Clinical outcomes in chronic myeloid leukemia (CML) were revolutionized by development of imatinib (IM) and later generation tyrosine kinase inhibitors (TKIs) that target the Bcr-abl oncogene. Currently, ~55% patients with newly diagnosed CML achieve a major molecular response to TKI treatment (MMR) and 17% a complete molecular response (CMR). Because CML patients survive many years, there is interest in identifying those who can discontinue treatment. This interest is encouraged by the 30% incidence of side effects in during long term TKI therapy and the substantial costs of chronic TKI treatment to patients and healthcare systems. Unfortunately, ~60% of subjects with sustained MMR/CMR relapsed after TKI discontinuation in several clinical trials. Given favorable rates results of TKI re-induction with after relapse, a therapy discontinuation attempt is a part of the National Comprehensive Cancer Network (NCCN) guidelines for patients with prolonged CMR. These discontinuation studies suggest some leukemia stem cells (LSCs) persist in remission. Persistent LSCs do not have mutation or duplication of the BCRABL fusion gene, as is seen with overt TKI resistance, but provide a reservoir of cells susceptible to acquiring such mutations, or those leading to blast crisis (BC). Current clinical tools are inaccurate in predicting the likelihood of relapse vs sustained remission post TKI discontinuation. We developed a murine bone marrow transplantation model to define characteristics associated with successful TKI discontinuation. In this model, primary recipients of Bcr-abl transduced syngeneic bone marrow (in chronic phase; CP) were donors to secondary recipients. Secondary recipients were treated with TKIs + other agents, and mice with an MMR were donors for tertiary recipients. Tertiary recipients were followed without treatment. We found a 64% relapse rate in recipients of bone marrow from mice with IM-induced MMR that did not correlate with number of Bcr-abl+ cells from the treated donors or Bcr-abl transcript copies/cell. In prior studies, we found increased expression of Fap1 (a Fas and Gsk3? inhibitor) contributed to Fas resistance and ?catenin/survivin activity in CML-LSCs. We found that the addition of an inhibitor of Fap1 or survivin to IM treatment prevented relapse in Bcr-abl+ bone marrow recipients. Importantly, no tertiary recipients of bone marrow from IM + Fap1 or survivin inhibitor treated mice relapsed over 24 wks of observation (equivalent to 15+ human years). We found a 50x increase Bcr-abl transcript copies/GFP+ cell in the bone marrow of mice treated with IM vs IM + Fap1 or survivin inhibitor. This reflected differences in bone marrow populations in these mice. In transcriptome analysis of bone marrow from mice treated with TKI + a survivin inhibitor, we identified differences in pathways involved in positive regulation of the innate immune response, NOD-like signaling, cytokine production, and regulation of ribonuclease activity. We hypothesize that identifying pathways which are associated with relapse will permit selection of CML subjects able to safely discontinue treatment. Such pathways may be rationale therapeutic targets to permit more subjects to discontinue treatment, or regain an MMR. We will investigate this through two Aims;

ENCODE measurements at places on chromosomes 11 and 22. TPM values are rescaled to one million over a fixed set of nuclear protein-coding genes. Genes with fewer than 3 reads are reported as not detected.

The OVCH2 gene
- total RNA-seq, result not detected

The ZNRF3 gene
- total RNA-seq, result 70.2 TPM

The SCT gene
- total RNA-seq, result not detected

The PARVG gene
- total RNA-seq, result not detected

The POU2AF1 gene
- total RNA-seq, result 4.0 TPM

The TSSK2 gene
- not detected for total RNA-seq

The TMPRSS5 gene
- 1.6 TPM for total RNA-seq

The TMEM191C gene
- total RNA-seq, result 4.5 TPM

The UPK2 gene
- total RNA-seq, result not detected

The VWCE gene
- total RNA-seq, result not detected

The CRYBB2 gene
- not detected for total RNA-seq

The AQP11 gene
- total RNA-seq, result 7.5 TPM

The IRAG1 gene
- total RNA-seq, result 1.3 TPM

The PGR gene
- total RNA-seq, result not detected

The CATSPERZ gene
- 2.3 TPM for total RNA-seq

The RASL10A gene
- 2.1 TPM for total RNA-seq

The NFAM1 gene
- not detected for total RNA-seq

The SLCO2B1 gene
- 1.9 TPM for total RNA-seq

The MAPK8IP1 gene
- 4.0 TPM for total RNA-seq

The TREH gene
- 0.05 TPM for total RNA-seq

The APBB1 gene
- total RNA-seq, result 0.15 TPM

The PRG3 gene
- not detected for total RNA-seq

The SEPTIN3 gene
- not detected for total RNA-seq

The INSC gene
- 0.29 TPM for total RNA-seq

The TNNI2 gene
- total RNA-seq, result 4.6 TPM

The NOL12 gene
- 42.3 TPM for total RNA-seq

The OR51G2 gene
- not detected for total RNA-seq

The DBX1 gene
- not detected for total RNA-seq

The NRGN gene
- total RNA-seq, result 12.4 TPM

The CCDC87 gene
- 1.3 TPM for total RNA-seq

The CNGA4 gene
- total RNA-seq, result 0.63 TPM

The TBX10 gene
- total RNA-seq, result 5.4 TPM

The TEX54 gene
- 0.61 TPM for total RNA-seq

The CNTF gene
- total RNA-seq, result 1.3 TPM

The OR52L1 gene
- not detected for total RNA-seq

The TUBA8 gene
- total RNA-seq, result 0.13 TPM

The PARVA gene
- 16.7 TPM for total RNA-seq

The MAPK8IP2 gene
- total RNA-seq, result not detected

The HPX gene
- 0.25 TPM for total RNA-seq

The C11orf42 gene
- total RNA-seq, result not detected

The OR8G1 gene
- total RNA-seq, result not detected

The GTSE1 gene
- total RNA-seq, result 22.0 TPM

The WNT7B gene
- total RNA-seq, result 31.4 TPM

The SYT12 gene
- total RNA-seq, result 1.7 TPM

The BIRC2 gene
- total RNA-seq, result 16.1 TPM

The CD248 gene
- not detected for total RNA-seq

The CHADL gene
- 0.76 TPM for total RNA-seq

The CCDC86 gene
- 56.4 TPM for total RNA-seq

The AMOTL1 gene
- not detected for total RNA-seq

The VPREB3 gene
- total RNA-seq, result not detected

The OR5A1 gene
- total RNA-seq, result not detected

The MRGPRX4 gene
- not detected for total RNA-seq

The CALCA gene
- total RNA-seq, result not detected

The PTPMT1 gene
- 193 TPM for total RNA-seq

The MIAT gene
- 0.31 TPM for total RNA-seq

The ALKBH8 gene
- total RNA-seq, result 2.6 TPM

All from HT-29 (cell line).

Aim 1 : Identify molecular markers associated with relapse in CMR-CML patients undergoing a therapy discontinuation attempt. TKI treatment will be discontinued per NCCN guidelines. A clinical trial will correlate molecular markers in the subject?s bone marrow with relapse vs sustained therapy free remission.
Aim 2 : Define characteristics that predispose to relapse after TKI discontinuation in a murine CML model. We will investigate molecular mechanisms predisposing to relapse after TKI discontinuation in patient derived xenografts or murine bone marrow transplants. Implicated pathways will be targeted in pre-clinical studies. In these studies, we employ a pre-clinical murine model to study TKI discontinuation. Results will be translated to inform studies in human CML subjects. The goal is to identify pathways associated with relapse after TKI discontinuation as prognostic indicators and potential future therapeutic targets.

Public Health Relevance

Chronic myeloid leukemia (CML) is a malignant bone marrow disorder of middle aged and elderly adults. Use of tyrosine kinase inhibitors (TKIs) directed to the Bcr-abl oncogene has prolonged survival in CML. Recent clinical trials determined that a subset of CML patients are able to discontinue TKI treatment and sustain a prolonged remission. However, ~50% of patients relapse after discontinuing treatment and molecular markers associated with relapse vs sustained remission are unknown. The goal of our studies is to identify molecular markers of relapse in human CML subjects undergoing a therapy discontinuation attempt according to standard of care, clinical practice guidelines.

National Institute of Health (NIH)
Veterans Affairs (VA)
Non-HHS Research Projects (I01)
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Jesse Brown VA Medical Center
United States
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